After crossing the Thai border with Laos at Chiang Kong, me and my pal Charlie stopped in Huay Xai and got stuck into some traditional Lao cuisine in the form of Lap Kai. This is a meat salad which is cut with beans, chilli, lemongrass, galangal, coriander, lime and suchlike. After this brief stop we got the slow boat down the river to Luang Prabang, meeting some lovely folk along the way.
Typically, I heard equally conflicting arguments and rumour about the boat ride before going on the two-day cruise. Some reported dire conditions and others enthused about the beauty and camaraderie of the confined conditions. I personally found I great and was very happy looking at the beautiful Mekong views in between playing poker, scrabble, chess and various other card games for hours with new friends.
In Luang Prabang I got stuck into another cookery school, which if anything, was better than the first in Chiang Mai. The chef at Tum Tum Chong cookery school, Chandra Vongsalavanh, is a bit of an all-round legend and has plied his trade in busy hotels and restaurants in the West including Germany, Hungary and New York. As well as learning five traditional dishes, we did five or more of his own recipes – a lot to fit into just 4-5 hours, since we also did the obligatory market tour and education price about the ingredients. In the cookery school at Chiang Mai, we all cooked our own dishes, but here we got involved less occasionally, which actually turned out better, as it was easier to pick up the recipes and techniques.
Aubergine salad parcels recipe:
Although I was keen to learn the traditional dishes, my favourite dish of the day was one of his; an aubergine salad which we ate in parcels. I (conveniently enough) was the volunteer who helped cook this one. After warming some chopped garlic and ginger in hot vegetable oil, I added some aubergine pulp gained from steaming some large aubergines. This was stir friend until the spices were incorporated. This was left to cool and we then made parcels in some simple green leaves and blanched cabbage leaves.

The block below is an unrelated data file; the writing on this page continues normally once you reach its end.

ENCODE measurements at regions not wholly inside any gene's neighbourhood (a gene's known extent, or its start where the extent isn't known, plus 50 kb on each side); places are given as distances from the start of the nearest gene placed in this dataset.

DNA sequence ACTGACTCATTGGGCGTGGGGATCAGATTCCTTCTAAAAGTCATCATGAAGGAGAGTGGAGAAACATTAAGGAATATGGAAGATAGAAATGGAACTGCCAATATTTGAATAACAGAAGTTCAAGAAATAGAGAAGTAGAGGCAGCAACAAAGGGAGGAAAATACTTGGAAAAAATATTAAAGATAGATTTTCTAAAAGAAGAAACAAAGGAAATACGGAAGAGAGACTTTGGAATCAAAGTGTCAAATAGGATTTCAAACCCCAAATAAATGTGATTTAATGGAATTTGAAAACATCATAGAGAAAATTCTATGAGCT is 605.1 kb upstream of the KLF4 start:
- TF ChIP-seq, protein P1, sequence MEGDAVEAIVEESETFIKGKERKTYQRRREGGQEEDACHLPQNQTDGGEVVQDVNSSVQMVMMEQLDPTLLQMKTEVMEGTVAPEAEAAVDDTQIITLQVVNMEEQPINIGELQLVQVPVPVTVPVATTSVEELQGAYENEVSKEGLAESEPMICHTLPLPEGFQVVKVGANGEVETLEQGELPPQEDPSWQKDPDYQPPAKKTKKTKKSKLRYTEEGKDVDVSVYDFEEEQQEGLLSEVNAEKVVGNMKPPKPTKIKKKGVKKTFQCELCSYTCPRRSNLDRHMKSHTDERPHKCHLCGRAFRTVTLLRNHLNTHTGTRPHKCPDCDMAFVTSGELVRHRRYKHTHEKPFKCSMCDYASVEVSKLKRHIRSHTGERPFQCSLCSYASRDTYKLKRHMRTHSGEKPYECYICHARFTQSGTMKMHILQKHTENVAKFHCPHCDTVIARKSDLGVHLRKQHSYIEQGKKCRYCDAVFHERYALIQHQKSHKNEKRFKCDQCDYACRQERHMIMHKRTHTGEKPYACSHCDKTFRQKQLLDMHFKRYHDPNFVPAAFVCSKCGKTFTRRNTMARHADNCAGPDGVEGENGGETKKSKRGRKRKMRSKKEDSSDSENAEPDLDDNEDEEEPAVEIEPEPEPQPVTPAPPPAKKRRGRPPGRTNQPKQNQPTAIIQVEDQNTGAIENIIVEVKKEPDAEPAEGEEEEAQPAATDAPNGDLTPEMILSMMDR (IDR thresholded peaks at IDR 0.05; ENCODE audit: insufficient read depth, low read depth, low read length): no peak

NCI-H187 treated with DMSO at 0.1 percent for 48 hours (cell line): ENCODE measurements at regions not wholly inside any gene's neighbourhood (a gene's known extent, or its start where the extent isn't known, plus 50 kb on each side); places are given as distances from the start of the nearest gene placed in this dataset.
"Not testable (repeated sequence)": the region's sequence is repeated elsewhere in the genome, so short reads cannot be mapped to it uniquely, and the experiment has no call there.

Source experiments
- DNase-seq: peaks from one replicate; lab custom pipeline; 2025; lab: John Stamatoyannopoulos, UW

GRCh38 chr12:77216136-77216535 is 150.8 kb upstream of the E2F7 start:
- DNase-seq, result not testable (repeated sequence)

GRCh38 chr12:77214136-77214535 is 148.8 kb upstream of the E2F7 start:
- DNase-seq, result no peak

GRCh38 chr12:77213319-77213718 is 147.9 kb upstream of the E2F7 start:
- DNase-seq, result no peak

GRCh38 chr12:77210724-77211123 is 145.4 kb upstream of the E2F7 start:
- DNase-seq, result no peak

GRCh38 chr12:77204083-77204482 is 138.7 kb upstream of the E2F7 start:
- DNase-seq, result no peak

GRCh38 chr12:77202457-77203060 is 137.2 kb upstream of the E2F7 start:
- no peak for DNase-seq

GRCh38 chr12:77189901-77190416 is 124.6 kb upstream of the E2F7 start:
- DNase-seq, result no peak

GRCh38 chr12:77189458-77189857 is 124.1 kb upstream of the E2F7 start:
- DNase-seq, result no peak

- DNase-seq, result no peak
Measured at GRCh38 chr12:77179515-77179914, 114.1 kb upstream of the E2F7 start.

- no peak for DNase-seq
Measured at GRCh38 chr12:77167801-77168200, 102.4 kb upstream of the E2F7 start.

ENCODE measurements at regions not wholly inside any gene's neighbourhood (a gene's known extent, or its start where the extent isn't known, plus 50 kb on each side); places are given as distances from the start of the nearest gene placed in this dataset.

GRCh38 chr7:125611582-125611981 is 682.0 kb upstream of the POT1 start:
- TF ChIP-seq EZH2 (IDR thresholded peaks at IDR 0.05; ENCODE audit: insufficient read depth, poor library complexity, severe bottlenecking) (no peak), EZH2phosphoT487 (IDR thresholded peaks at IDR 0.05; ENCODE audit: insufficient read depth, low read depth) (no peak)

In these leaves we put a small spoon of the aubergine and a small slice or two of crispy (small) aubergine, along with a pinch each of chopped lemongrass, galangal, garlic, chilli, ginger and shallots. This tasted absolutely amazing and would be great as a sharing salad for a summer dinner starter with friends.
Interesting sticky rice facts:
- It was also interesting to learn that sticky rice is not only culturally preferred in Laos, but it has broader significance in terms of having a role in wedding traditions. It’s eaten with every meal and also used in wedding ceremonies to underscore the values of equality and everyday diligence.
- Quite often in Laos you’ll be served cold rice with your meal because it’s usually prepared once – in the morning and then used throughout the day. If any is leftover, it is used to make rice crackers.
- [For the uninitiated] With sticky rice, you use your hands to eat it but rolling it into a ball, flattening it and using it to scoop food.
- The powder of cooked and dried sticky rice is used as a thickening agent in many dishes
- Sticky rice is more agriculturally intensive, as it is grown for four months instead of one-to-two with normal rice.
- When you cook sticky rice, it starts very white-coloured and becomes translucent when cooked; the opposite is true of long grain rice.